Russia has reportedly dispatched special forces to western Egypt near the Libyan border, amid growing US concerns over increasing Russian involvement in Libya.
The deployment of Russian soldiers, reported on by Reuters Monday, was apparently made in order to further boost Russia’s involvement in war-torn Libya and support Khalifa Hifter, a militia commander in eastern Libya who despite being backed by Egypt has been shunned by the US.
According to unnamed US security officials who spoke with Reuters, the Russian contingent of special forces and drones are operating in the area of Sidi Barrani, some 60 miles from Egypt’s border with Lybia.
Although an Egyptian army spokesman denied any Russian troops were in Egypt, anonymous Egyptian security officials confirmed to Reuters that a special forces unit comprised of 22 soldiers is currently operating in Egypt, while adding that Russia also used an Egyptian base in February in the area of the port city of Marsa Matrouh.
Reuters also reported on Monday that a group of Russian mercenaries was recently operating in eastern Libya in an area near the city of Benghazi under Hifter’s control.
There was no immediate comment from Moscow.
Last week, General Thomas D. Waldhauser, who heads the US Military’s Africa Command, told the Senate Foreign Relations Committee that Russia is trying to “do a Syria” in Libya.
“Russia is trying to exert influence on the ultimate decision of who and what entity becomes in charge of the government inside Libya,” Fox News quoted him as saying.
The report on the deployment of Russian special operations forces near Libya followed a recent military setback for Hifter, whose fighters were expelled from Libya’s main oil shipping terminals earlier this month in fighting with rival militias.
Hifter’s forces seized the Ras Lanuf refinery and nearby Sidr depot last year. The Obama administration had joined the UN in calling on him to hand them over to the Tripoli government. Hifter had seemed more inclined to use them as a bargaining chip to force a rewriting of the peace accord.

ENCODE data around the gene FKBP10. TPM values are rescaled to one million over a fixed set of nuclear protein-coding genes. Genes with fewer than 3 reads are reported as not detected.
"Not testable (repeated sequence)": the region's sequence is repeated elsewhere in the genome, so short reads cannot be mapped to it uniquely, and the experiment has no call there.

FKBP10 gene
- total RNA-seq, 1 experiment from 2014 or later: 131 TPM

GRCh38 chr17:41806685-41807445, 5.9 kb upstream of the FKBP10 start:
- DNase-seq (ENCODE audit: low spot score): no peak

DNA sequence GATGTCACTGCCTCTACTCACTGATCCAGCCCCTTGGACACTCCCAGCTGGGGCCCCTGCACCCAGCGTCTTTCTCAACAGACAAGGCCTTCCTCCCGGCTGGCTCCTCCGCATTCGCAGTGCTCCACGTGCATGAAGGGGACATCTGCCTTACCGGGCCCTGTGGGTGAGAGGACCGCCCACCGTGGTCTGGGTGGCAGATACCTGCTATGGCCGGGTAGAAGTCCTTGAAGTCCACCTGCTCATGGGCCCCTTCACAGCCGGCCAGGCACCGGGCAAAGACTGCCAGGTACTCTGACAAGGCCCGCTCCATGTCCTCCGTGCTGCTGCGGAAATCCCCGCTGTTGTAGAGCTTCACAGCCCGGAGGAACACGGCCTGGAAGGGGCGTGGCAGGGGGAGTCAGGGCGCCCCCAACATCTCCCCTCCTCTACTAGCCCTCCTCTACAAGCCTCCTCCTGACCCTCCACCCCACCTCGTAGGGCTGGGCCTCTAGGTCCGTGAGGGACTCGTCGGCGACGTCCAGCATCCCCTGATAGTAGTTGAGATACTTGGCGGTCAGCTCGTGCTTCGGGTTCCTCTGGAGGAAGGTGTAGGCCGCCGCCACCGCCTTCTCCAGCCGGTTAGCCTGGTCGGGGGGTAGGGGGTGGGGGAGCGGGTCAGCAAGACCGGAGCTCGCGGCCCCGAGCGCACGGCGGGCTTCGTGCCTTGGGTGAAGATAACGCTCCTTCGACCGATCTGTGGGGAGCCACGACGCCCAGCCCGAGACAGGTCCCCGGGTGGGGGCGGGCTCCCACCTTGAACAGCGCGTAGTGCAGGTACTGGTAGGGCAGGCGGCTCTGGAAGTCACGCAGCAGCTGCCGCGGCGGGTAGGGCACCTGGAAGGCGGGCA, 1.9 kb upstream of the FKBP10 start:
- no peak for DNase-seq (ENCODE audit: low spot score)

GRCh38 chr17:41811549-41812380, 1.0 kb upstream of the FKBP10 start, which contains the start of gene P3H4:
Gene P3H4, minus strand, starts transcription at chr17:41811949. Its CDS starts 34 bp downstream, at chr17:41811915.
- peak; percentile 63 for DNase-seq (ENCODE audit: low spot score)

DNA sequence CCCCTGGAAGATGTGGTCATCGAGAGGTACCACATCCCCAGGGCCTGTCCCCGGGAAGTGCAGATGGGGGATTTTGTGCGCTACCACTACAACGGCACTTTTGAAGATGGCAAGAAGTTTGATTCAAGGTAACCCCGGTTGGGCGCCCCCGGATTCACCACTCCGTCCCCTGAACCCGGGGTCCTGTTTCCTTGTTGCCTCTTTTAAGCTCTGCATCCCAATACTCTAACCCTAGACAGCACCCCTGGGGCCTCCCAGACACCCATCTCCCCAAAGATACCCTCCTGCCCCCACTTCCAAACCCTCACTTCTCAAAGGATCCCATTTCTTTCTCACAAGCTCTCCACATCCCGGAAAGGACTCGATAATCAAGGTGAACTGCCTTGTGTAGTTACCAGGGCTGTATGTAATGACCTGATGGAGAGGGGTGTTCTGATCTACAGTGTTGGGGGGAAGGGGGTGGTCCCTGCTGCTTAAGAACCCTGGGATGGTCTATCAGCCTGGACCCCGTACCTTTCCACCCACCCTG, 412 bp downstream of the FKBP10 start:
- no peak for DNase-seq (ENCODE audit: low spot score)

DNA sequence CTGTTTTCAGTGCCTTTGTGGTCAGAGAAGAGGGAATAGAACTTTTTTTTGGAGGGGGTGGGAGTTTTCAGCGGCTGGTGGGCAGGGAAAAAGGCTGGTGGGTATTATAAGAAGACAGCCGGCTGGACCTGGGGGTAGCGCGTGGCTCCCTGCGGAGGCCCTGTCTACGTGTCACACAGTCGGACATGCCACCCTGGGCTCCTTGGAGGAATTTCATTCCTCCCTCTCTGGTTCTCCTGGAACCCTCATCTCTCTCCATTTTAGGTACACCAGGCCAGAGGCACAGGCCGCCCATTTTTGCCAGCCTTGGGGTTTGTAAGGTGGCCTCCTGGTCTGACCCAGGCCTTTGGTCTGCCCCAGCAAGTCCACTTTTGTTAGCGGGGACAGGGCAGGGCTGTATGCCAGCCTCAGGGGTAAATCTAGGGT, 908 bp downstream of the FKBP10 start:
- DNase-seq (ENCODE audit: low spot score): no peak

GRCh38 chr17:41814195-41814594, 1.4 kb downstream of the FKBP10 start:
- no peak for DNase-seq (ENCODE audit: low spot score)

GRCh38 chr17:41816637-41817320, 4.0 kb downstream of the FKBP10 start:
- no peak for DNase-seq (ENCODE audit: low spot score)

Hifter travels regularly to Cairo and insiders have said he flew there shortly after losing control of the terminals.His army says it is massing forces east of the terminals, awaiting orders. Their strength is unclear but they can call on reserves of thousands of eastern Libyan fighters and tribesman and are backed by Libyan and foreign air support.
Hifter, an army general, former CIA asset and US citizen who lived nearly 20 years in American exile, is the most powerful figure in the east, touting himself as the champion against Islamic militants in Libya — though his enemies accuse him of aiming to become a new dictator like Muammar Gaddafi, who was overthrown and killed in the country’s 2011 Arab Spring revolt. He has talked of marching to take Tripoli to unite the country, hinting that he aims to rule. He opposed the government set up by the UN peace deal because it would have pushed him out as head of the military.
The general is backed by Egypt and Russia, but Washington under the Obama administration kept him at arm’s length. One key question in his future will be whether the US warms up to him under President Donald Trump, who has sounded more favorable to Egypt and more open to dealing with regional strongmen.
He commands a collection of militias and eastern tribal forces as well as the remnants of the Libyan National Army, including Gadhafi-era officers. Hifter is also allied to the eastern-based parliament, which was the last legislature to be elected in Libya and had to flee east when opponents took over the west in 2014.
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